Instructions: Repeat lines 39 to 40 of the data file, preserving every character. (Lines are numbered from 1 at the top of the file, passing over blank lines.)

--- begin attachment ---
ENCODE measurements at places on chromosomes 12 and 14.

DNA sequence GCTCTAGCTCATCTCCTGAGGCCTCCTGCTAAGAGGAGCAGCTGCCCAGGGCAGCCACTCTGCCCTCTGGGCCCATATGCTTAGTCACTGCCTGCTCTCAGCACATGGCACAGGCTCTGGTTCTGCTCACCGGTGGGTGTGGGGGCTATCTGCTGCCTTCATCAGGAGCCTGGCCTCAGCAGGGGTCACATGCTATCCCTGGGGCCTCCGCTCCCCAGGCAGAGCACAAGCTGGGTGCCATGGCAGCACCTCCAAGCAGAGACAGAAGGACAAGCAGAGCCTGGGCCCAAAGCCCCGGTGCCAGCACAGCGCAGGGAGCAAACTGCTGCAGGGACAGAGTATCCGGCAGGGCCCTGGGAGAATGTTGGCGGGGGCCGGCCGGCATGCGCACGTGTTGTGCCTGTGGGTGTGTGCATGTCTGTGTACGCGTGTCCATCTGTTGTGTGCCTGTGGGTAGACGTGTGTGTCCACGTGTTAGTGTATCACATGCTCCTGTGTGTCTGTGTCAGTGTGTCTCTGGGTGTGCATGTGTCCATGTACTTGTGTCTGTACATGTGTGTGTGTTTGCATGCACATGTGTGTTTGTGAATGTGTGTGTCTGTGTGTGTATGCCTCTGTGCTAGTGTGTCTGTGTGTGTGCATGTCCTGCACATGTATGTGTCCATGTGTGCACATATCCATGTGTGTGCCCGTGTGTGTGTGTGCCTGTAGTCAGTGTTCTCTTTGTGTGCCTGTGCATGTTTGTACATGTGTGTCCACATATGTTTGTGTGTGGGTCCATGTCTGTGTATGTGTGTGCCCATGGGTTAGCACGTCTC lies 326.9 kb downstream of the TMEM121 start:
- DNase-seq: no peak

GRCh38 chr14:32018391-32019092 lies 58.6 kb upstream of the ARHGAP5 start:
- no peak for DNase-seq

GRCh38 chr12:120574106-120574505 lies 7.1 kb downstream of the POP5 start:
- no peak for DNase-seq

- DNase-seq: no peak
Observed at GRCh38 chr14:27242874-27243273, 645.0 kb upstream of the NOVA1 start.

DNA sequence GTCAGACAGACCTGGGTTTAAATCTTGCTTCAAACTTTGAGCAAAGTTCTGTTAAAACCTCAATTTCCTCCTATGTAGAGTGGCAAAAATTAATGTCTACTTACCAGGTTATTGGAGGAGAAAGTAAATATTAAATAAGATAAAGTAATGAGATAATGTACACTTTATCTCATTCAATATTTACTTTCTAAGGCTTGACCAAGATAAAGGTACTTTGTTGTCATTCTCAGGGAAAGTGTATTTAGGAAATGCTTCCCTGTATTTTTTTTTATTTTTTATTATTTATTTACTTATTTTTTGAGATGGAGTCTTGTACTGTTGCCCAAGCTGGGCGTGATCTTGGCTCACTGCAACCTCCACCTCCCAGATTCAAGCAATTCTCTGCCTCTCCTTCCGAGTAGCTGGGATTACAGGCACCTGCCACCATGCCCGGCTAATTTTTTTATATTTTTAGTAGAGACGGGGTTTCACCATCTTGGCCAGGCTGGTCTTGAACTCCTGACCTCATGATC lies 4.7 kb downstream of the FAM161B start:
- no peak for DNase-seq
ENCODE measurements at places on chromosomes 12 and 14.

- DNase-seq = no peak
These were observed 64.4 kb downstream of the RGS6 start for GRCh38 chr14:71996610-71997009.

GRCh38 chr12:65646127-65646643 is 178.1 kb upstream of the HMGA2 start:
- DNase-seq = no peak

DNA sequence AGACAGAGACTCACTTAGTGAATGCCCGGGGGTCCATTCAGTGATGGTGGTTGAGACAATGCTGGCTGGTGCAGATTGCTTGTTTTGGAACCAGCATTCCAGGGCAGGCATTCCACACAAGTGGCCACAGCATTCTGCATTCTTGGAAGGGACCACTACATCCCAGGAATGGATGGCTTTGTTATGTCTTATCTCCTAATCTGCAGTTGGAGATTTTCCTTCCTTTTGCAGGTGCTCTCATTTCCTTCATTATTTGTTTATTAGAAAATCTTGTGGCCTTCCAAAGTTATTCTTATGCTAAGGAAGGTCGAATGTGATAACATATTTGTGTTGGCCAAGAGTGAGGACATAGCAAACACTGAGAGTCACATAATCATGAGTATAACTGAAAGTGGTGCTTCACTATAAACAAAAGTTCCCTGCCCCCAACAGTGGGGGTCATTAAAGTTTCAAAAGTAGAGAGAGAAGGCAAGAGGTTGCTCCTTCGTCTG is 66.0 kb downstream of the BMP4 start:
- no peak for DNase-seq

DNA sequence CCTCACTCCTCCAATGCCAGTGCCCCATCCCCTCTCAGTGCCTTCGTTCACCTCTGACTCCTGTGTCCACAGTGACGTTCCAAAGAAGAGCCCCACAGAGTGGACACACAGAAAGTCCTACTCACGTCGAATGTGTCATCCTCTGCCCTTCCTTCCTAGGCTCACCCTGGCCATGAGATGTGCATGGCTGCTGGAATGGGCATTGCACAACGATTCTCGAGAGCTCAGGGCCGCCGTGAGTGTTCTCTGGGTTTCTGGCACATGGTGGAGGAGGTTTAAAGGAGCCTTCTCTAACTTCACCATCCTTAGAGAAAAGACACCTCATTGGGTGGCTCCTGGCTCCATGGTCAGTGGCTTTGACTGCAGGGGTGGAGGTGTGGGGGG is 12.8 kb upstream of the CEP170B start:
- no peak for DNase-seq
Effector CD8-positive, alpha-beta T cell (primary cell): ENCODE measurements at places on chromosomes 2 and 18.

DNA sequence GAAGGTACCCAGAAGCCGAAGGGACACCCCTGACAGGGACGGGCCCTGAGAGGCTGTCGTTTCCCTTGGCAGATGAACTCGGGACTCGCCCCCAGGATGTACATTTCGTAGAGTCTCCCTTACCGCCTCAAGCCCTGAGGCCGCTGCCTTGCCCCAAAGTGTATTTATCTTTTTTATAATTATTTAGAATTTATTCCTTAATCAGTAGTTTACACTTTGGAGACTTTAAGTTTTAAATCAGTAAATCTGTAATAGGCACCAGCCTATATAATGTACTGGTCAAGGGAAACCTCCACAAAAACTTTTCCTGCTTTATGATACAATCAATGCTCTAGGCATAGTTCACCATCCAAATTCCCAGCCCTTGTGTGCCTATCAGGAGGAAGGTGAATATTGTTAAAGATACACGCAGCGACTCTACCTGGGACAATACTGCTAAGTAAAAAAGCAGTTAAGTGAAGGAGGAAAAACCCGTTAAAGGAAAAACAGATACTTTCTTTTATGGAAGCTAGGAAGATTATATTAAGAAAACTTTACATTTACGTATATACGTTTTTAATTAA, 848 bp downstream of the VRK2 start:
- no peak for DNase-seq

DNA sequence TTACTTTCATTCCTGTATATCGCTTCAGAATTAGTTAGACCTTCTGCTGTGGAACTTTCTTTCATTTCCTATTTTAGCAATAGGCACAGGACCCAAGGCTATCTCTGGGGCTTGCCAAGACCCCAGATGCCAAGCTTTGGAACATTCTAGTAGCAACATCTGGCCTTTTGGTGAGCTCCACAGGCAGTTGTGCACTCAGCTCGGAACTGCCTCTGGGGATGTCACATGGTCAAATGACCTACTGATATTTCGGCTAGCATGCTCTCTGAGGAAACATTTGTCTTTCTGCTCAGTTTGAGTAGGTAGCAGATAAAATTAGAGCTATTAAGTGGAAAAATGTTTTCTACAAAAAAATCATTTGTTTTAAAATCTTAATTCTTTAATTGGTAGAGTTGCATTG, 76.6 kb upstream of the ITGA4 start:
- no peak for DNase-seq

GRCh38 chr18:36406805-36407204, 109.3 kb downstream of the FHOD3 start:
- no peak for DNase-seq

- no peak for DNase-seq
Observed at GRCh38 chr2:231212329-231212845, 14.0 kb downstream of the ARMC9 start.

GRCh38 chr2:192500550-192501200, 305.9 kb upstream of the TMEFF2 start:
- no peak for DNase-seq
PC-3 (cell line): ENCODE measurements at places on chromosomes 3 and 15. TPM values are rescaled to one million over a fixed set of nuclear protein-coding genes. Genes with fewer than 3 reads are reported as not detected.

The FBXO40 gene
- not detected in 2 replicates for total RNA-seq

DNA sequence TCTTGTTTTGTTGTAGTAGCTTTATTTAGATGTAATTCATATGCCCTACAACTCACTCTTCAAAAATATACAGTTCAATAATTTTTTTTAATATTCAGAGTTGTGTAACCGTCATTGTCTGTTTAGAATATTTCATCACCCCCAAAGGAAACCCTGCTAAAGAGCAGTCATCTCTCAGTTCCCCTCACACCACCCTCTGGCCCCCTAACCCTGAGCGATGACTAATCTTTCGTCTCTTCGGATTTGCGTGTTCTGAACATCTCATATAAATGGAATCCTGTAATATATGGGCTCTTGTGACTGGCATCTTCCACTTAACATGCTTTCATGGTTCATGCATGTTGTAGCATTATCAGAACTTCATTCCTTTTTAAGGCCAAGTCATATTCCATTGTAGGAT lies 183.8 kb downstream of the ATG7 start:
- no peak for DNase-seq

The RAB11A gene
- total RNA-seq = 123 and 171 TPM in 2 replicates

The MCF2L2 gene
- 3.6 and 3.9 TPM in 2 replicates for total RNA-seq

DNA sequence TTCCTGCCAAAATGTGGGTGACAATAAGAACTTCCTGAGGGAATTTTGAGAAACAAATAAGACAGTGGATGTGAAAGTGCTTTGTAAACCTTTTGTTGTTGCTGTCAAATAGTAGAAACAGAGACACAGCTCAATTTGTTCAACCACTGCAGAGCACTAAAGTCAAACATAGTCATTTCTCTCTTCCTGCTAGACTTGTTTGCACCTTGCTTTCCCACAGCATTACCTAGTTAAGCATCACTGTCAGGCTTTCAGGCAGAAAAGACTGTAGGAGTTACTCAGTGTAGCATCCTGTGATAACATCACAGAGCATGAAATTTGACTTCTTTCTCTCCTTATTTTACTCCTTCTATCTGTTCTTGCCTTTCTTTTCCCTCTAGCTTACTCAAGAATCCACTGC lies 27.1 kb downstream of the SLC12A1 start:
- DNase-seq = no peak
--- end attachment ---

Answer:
The MCF2L2 gene
- 3.6 and 3.9 TPM in 2 replicates for total RNA-seq